The full extent of damage from flooding and saturated soils cannot be seen until the corn plant has a chance to recover. Knowing what factors affect damage and survivability, and what signs to look for when assessing plant health will help you make the best decision for the long term success of your corn crop....More
As has been the trend in recent years, average 2015 custom rates for farm work are likely to show a small increase, compared to 2015 custom rates. Most custom rates for tillage, planting, and harvest operations in 2015 are listed at 2-5% above the rates for similar operations in 2014, with an average increase of about 3.5%....More
The 5 ag stories to read this week brings you the latest on proposed regulations for drones. Learn about the value of lost organic matter due to erosion, and meet farmers who are using websites to get more business. Read about canceling land rent contracts, and a positive article from The New York Times featuring a no-till farmer.
Is it too unreasonable to consider even just one field of strip-till or no-till, if you save roughly $15 per acre, and each 1% of soil organic matter helps soil hold 20,000 gallons more water per acre? Tell me what influences your decisions; I’d like to hear from you....More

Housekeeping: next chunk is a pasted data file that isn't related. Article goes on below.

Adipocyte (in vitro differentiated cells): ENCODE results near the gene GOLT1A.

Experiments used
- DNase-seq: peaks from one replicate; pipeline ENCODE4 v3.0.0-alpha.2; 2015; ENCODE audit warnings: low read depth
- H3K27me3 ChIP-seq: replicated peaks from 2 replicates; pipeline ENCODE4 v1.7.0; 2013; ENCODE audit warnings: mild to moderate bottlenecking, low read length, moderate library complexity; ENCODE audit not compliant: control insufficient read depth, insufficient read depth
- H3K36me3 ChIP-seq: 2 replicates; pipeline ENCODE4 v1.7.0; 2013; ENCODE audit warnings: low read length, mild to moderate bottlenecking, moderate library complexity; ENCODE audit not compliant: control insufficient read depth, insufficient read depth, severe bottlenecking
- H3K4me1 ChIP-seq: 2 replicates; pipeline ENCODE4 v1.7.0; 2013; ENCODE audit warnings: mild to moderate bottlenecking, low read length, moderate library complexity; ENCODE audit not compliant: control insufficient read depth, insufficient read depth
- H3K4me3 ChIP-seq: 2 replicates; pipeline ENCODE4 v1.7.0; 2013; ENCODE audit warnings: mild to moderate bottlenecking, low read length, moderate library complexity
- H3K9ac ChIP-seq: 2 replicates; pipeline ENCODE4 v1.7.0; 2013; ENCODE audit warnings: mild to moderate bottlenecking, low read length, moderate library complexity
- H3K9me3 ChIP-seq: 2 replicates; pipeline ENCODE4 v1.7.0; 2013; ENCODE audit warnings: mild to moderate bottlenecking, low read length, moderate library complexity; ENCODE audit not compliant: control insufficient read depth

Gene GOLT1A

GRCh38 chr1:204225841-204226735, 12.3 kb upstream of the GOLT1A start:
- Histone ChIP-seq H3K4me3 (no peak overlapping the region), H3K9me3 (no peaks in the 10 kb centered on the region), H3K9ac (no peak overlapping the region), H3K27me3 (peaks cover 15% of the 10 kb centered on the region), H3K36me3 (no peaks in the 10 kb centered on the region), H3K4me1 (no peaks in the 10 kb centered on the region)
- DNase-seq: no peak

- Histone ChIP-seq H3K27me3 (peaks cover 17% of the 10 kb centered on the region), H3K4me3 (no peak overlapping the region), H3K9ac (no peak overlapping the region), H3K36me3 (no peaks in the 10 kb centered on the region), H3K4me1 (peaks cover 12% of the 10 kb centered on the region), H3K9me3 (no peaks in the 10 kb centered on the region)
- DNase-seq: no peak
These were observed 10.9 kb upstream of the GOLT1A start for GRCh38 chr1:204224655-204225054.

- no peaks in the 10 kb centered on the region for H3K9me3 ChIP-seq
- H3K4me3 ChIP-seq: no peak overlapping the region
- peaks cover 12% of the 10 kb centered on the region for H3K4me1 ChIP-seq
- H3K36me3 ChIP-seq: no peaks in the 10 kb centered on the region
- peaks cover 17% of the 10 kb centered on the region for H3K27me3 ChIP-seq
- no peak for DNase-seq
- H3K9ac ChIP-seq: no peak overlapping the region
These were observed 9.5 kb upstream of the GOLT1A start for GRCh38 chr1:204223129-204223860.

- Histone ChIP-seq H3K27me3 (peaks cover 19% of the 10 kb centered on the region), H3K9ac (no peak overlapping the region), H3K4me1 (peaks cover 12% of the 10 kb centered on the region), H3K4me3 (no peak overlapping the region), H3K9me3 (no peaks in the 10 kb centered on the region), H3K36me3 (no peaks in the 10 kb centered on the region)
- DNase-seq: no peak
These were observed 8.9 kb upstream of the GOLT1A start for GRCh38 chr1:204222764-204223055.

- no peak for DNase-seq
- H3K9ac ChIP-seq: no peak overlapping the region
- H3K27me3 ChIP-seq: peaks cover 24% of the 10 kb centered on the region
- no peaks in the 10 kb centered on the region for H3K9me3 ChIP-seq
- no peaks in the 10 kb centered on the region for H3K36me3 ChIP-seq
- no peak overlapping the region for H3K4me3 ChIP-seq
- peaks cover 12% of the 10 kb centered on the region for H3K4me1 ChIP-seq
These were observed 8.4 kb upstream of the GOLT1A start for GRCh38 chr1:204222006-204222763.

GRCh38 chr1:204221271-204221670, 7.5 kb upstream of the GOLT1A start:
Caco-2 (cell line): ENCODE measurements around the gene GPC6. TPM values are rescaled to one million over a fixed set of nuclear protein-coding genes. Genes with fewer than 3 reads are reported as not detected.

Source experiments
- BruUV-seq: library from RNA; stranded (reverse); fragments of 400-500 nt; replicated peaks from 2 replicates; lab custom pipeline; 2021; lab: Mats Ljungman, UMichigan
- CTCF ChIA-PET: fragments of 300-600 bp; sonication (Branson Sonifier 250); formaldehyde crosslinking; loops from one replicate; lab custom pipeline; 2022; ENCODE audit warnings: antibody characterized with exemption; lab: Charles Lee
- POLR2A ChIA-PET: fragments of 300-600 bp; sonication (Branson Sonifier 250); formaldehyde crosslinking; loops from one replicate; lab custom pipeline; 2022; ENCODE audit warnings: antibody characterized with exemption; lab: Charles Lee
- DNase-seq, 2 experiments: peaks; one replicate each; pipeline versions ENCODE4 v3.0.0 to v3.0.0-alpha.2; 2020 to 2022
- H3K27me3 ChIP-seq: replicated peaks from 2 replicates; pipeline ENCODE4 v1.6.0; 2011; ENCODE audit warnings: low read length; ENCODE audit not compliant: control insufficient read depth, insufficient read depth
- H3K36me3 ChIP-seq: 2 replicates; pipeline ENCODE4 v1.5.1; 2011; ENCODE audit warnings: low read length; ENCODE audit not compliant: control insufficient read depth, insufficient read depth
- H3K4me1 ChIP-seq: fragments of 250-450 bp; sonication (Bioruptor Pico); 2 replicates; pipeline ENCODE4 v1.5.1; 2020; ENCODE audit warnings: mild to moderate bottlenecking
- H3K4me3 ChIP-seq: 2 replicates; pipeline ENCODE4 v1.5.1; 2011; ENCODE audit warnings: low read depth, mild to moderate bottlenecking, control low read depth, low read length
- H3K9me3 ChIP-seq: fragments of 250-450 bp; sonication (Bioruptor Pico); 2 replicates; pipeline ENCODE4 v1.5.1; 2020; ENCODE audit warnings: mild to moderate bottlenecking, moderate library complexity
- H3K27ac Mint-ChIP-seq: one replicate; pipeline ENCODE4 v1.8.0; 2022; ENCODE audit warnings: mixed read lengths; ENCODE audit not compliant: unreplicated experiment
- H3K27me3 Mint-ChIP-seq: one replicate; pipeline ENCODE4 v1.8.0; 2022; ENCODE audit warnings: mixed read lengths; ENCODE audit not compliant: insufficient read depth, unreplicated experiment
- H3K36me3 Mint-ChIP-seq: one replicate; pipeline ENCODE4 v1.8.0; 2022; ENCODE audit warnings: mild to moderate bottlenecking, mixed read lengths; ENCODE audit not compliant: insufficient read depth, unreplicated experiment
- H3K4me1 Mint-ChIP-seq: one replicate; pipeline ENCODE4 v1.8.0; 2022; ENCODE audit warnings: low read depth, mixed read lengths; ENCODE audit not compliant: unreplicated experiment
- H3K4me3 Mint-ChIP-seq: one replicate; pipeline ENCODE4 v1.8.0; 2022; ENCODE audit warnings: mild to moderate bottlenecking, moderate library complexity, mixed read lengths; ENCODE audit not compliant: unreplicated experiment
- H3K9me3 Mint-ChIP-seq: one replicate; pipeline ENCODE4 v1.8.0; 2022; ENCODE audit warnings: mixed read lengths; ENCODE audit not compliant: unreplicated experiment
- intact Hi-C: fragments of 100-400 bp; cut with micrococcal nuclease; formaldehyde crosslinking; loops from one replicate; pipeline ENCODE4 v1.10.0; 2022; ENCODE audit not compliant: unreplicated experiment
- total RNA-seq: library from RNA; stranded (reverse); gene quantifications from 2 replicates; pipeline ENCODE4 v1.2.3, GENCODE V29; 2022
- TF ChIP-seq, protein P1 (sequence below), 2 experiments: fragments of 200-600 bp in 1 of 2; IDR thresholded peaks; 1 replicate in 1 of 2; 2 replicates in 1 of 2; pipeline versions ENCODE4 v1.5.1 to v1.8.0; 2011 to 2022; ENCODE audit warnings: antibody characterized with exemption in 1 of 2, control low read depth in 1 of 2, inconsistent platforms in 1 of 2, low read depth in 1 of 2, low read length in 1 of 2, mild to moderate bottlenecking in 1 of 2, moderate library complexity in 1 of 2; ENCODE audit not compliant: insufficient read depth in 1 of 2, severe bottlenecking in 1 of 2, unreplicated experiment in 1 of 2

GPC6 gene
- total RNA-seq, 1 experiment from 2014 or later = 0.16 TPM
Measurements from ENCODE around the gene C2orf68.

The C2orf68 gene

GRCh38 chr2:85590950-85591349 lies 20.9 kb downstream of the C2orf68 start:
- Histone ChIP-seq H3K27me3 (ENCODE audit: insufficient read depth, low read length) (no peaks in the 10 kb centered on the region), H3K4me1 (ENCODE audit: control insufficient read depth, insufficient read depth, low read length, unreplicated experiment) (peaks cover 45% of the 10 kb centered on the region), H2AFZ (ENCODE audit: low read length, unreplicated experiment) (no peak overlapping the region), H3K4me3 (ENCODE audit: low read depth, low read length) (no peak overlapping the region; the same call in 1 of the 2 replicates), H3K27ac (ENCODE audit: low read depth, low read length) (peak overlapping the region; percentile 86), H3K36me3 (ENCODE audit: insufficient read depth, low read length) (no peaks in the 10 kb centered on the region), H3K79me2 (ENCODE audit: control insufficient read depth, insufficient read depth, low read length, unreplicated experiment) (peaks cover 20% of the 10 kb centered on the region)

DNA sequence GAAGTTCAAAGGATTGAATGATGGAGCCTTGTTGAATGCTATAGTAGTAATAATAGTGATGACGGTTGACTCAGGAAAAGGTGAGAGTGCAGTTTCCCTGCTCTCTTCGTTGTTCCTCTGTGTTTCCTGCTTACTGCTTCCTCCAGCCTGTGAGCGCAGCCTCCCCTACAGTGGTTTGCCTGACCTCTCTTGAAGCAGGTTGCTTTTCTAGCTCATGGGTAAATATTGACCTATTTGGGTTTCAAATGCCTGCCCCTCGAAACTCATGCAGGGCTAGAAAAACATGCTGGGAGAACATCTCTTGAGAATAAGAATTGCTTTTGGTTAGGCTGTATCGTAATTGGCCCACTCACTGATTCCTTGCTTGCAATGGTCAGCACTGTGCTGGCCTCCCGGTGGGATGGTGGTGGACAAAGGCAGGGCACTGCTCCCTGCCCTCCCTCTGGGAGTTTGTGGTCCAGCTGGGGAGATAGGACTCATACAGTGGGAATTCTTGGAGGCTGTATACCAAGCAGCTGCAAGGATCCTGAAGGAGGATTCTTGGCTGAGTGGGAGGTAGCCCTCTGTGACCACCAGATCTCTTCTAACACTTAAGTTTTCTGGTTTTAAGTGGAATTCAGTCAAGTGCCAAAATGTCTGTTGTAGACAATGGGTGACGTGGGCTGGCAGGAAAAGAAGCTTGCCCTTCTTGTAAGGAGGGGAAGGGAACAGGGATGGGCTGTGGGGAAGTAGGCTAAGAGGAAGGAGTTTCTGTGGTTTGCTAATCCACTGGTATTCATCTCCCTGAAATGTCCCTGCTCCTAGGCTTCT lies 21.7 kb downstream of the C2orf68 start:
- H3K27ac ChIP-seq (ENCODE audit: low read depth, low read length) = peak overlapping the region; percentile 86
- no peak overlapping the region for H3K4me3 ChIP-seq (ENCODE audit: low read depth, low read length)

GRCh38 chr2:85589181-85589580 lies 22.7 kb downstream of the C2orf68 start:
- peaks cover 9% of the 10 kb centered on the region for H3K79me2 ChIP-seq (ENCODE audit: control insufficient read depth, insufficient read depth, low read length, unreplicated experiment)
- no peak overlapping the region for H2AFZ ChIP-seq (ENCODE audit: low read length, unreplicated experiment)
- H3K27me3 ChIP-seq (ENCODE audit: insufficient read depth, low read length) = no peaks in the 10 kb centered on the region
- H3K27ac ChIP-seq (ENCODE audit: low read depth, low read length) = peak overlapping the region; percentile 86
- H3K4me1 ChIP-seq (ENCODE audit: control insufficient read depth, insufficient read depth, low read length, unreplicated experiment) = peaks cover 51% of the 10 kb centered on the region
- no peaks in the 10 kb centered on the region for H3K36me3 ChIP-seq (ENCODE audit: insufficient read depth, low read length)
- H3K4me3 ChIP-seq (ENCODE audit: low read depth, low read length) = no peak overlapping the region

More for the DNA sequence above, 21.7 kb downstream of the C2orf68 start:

I have been an educator of soils at the University of Minnesota Extension for 18 years. I have watched soil scientist retire, leave to other positions or pass away. Due to tight budgets or changes in priorities, many are not replaced. So please help me cultivate the next generation of soil scientists. There are websites with creative and scientific resources for teaching soils. Give it a try. Remember: Soil is not a dirty word!...More
Where are you in your journey to build a conservation legacy? What is keeping you from making progress? Will it require a change in mindset? Will it require landlord buy-in, since it provides long-term benefits for their investment? I truly believe improved soil health will be a game-changer. Go for it....More
If you think your soil loss is tolerable because the revised universal soil loss equation (RUSLE) says so, you might want to think again. “We are learning that we must have perennial cover in places where water moves, even with no-till,” says Rick Cruse, agronomy professor, Iowa State University (ISU)....More